ANC, Bluetooth and a 3.5mm jack – all for £55
Mixcder might not be a company you’ve heard of before, but this US-based audio equipment maker has been around for longer than you might think, and has carved out a relatively successful niche when it comes to low-cost headphones. We’ve already had several iterations of its ‘E’ range, with the E9 being the latest and greatest. The spec sheet for this over-ear cans is certainly impressive – Bluetooth, Active Noise Cancellation and a 3.5mm socket for all the old-fashioned types out there – but can it really offer all of this for just over £50 without there being a huge catch? Let’s find out.
Mixcder E9: Design
Like pretty much any other set of over-ear ‘DJ’ style headphones, the Mixcder E9 is massive. The huge cups completely cover your ear, cushioning the contact with soft and supple protein leather. This material is also found on the portion which rests on the top of your head, which ensures a comfortable fit even over prolonged periods of time.
The cups can be adjusted using telescopic arms to achieve the ideal fit, and they even swivel inwards so they can be packed away safely. There’s a carry case included which allows you to stow them when you’re not using them, but it’s quite large and bulky so you may prefer to just shove them in your backpack and forget about it.
Despite opting for a largely plastic design, Mixcder has created a nice looking set of cans here. The glossy plastic looks great (even if it does pick up scratches with alarming speed) and the all-black colour scheme is subtle yet classy. These certainly don’t look like a pair of £50 headphones, that’s for sure.
The left-hand headphone has the 3.5mm headphone jack (a cable is kindly included in the box) as well as the Active Noise Cancellation toggle switch (more on that in a moment). The right-hand headphone has the power button and Volume Up and Down buttons. These three buttons are used to put the headphones into pairing mode as well as cycle through music tracks, via a combination of short and long button presses. It’s fairly standard stuff. There’s also a Micro USB port on the right-hand headphone for charging (no USB-C, sadly) and a microphone for phone calls.
Mixcder E9: Sound Quality
When you’re talking about a £50 pair of noise-cancelling wireless headphones, it’s only natural that you’d expect the sound quality to perhaps suffer a little. While these headphones certainly aren’t the best we’ve ever used, they still do a pretty good job considering they cost a fraction of what other models do.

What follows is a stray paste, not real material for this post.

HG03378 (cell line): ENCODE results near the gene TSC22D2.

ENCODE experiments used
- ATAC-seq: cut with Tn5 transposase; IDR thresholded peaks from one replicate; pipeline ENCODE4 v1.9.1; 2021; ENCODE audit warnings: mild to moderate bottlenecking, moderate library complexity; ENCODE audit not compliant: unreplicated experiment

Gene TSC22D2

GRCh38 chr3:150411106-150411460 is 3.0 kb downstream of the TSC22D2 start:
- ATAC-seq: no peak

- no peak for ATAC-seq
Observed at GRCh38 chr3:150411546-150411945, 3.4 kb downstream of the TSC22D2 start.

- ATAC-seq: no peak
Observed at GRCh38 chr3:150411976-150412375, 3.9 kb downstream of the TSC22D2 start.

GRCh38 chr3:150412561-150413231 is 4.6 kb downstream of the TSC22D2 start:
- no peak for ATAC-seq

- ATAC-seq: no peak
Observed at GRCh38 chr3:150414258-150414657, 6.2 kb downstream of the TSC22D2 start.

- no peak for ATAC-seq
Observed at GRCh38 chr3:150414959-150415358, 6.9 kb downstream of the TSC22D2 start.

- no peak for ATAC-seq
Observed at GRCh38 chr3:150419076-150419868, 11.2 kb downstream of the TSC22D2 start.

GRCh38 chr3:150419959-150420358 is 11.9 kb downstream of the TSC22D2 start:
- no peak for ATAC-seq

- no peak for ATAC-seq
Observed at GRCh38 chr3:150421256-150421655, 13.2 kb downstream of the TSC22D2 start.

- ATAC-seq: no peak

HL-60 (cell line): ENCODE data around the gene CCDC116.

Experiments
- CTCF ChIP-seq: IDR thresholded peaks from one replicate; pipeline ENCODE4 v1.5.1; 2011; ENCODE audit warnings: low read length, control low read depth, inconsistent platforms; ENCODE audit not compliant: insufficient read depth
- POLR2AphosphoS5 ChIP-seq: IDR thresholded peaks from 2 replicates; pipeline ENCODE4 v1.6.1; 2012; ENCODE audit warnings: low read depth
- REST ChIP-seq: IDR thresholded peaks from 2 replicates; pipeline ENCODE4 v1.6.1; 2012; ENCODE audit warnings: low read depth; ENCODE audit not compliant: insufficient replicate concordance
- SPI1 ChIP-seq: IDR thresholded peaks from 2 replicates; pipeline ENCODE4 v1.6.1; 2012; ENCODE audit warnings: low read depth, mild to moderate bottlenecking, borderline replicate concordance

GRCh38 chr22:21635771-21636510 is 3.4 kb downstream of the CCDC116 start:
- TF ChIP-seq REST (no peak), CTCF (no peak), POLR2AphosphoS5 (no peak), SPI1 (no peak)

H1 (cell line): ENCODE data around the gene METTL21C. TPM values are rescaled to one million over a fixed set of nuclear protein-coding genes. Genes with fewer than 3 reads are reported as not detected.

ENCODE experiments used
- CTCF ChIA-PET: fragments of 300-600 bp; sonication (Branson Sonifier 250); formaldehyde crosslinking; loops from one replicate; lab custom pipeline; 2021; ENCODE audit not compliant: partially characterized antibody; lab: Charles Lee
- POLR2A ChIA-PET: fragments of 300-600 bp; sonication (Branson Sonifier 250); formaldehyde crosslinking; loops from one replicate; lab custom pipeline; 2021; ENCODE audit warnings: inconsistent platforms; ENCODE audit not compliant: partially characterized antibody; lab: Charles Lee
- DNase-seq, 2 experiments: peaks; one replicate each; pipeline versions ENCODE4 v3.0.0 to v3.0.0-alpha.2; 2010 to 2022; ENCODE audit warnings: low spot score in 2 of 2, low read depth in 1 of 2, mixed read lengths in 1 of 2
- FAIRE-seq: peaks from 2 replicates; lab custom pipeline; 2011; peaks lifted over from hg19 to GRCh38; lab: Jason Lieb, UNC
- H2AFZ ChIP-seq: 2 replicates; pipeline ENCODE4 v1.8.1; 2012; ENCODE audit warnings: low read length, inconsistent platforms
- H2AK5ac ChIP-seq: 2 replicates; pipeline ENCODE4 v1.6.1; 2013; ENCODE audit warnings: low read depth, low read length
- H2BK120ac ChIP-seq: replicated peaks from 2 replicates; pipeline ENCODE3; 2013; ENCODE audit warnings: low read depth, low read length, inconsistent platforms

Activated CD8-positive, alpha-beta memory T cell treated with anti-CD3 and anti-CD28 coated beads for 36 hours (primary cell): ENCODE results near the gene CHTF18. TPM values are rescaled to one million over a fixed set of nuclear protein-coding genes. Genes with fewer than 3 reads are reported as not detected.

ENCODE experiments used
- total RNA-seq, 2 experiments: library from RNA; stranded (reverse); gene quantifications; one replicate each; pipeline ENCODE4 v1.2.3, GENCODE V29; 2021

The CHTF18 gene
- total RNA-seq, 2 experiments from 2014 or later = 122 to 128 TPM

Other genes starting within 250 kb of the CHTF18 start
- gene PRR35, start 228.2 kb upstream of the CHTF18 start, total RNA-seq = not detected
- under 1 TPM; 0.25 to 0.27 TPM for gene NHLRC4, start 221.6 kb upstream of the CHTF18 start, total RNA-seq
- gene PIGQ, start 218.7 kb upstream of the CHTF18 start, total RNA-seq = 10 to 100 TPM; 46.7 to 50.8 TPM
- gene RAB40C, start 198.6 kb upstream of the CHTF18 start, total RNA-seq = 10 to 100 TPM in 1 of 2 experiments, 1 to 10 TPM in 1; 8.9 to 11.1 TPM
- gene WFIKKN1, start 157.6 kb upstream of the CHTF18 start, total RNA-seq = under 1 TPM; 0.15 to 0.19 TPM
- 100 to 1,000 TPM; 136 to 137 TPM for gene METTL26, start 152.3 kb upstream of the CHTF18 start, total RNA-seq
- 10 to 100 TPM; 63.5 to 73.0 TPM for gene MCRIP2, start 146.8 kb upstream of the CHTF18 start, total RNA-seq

When used indoors, you’ll find that you don’t have to have the noise-cancelling feature enabled to get decent audio. While the mix is a little overshadowed by the bass, it’s easy to pick out high and middle-range notes, even on quite bombastic songs. There were a few times when we wished we could dial the bass down a fraction, but for the most part, everything sounded good.
When you go outside, the story is a little different. Without Active Noise Cancellation enabled it becomes harder to pick out the finer details of the music you’re listening to; switch it on, however, and everything changes. While the headphones don’t totally shut out ambient sounds, they do a good job of isolating them and bringing your music to the forefront instead.
Mixcder E9: Battery Life
It takes about two hours to fully charge the battery in the E9s, and at 100% you’ll get about 40 hours of playback without Active Noise Cancellation enabled. Turn it on, and that figure plunges to around 20 to 25 hours. That’s still a respectable figure, and we only needed to charge our review unit once in a typical week of use.
Mixcder E9: Verdict
When it comes to wireless headphones, serious music lovers will pay anything to get the perfect sound. However, it’s amazing what is being done at the lower end of the market, and for £50, the Mixcder E9 headphones are a solid purchase – even if they’re not quite in the same league as the more expensive big boys.
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Damien McFerran has been covering phones and mobile technology for well over a decade. An Android specialist, as well as an expert reviewer of phones, Damien is one of the best technology journalists working today. He is also editorial director over at the excellent Nintendo Life.